To over 150,000 followers on Instagram, Dr. Martin Jugenburg is the Real Dr. 6ix, a well-dressed Toronto plastic surgeon posts photos and videos of his work sculpting the chest, tummy tucks and lifting the faces of his primarily female clients.
The influential Jugenburg physician’s tendencies led to a six-month suspension of his medical license in Ontario in 2021 after he admitted to Imaging patient interactions Sharing photos of procedures without consent. I apologize for the fall and he is currently facing class action From patients who said that their privacy had been violated.
But on Spotify, Apple Music, Deezer, and in nearly a dozen sponsored posts scattered across the web, Jugenburg’s controversial career history has overshadowed a new identity. On those platforms, he was DJ Dr. 6ix, a house music producer celebrating “The innate ability to create music” And from “He assures his followers that his music is completely unique. “
She’s an unconvincing figure – perhaps even less so once his “music” is turned on. But that was enough to secure what he wanted: a verification badge for his Instagram account.
The coveted blue tick can be hard to come by and is meant to confirm that anyone with one is who they claim to be. An investigation by ProPublica has found that the suspect Jugenburg character was created as part of what appears to be the largest Instagram account verification scheme ever exposed. With generous funds, the operation turned hundreds of customers into music artists in an attempt to trick Meta, the owner of Instagram and Facebook, into checking their accounts and hopefully pave the way for lucrative endorsements and desirable social status.
Since at least 2021, at least hundreds of people — including jewelers, crypto entrepreneurs, OnlyFans models, and reality TV stars — have been clients of a scheme to get improperly verified as musicians on Instagram, according to investigation findings and information from Meta.
In response to information provided by ProPublica and the results of its investigation, Meta has so far removed verification badges fraudulently from more than 300 Instagram profiles, and continues to review the accounts. This includes the accounts of Mike Vazquez and Lexi Salama, who are both stars of the MTV reality show Siesta Key. Instead of getting their TV work verified, they were misclassified online as musicians in order to get verified. They lost their badges about two weeks ago and have not responded to requests for comment.
Jugenburg did not respond to a phone message left at his Toronto clinic or to emails detailing evidence that he paid to check his Instagram. He told the media that Strongly intends to defend Himself against the class action.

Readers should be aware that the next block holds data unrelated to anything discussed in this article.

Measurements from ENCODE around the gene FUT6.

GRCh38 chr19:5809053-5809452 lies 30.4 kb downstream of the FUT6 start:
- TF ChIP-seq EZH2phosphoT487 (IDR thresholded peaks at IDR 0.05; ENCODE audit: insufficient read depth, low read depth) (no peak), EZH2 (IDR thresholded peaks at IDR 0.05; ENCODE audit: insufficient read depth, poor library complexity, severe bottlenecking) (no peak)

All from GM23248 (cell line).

The scheme, which will potentially generate millions of revenue for its operators, shows how major social media, search and music platforms can easily be exploited to create fake personas with real-world consequences, such as monetizing a verified account. It also highlights how Instagram’s growth and peculiarities have combined with poor customer support and lax oversight to create a thriving black market in verification services and account takedowns for hire.
Influencers, social figures, models, entrepreneurs and all kinds of influence stalkers rely on Instagram to flaunt their lifestyle, generate income, and create a personal brand. Some influencers and models have told ProPublica that they are facing a barrage of scam accounts trying to run scams to deceive their fans. They are also at constant risk of malicious actors creating evidence and submitting user reports to persuade Instagram to ban their accounts. They see the badge as one of the few options available that can help them protect their accounts and businesses. Others covet the blue tick as a status symbol. The result is a steady supply of wealthy clients willing to pay five figures to verify. (Meta hey It said Work to enhance customer support.)
Take advantage of the verification scheme set by ProPublica music platforms such as Spotify and Apple Music, as well as Google search, to create fake music profiles. Songs uploaded to customer profiles were often nothing more than basic repetitive beats or, in at least one case, long periods of emptiness. They credited the composers with meaningless names such as “rhusgls stadlhvs” and “kukyush fhehjer”. Meta employees tasked with reviewing music verification apps seem to have failed to listen to the tracks or look closely.
The people who run the scheme have also purchased articles promoting fake artists and their music on websites, including hip-hop publications such as The Source and ThisIs50.com, a music and culture site affiliated with rapper 50 Cent. They often bought fake comments and likes on customers’ Instagram posts to make accounts appear popular and bought fake streams of songs on Spotify, according to two sources with first-hand knowledge of the process. One source said that some clients have been asked to rent a recording studio and post photos on Instagram that make it look like they’re working on music. (The source and ThisIs50.com did not respond to email requests for comment.)
“You can create a Spotify account or an Apple Music account, boost streaming, and get fake music by clicking for very cheap. It’s fast and easy,” said the source, who asked not to be named for fear of reprisals.
A Spotify spokesperson said the company has identified artificial streams, which are often created with bots, in many of the 173 profiles provided by ProPublica. The company has removed more than 100 artists from its platform.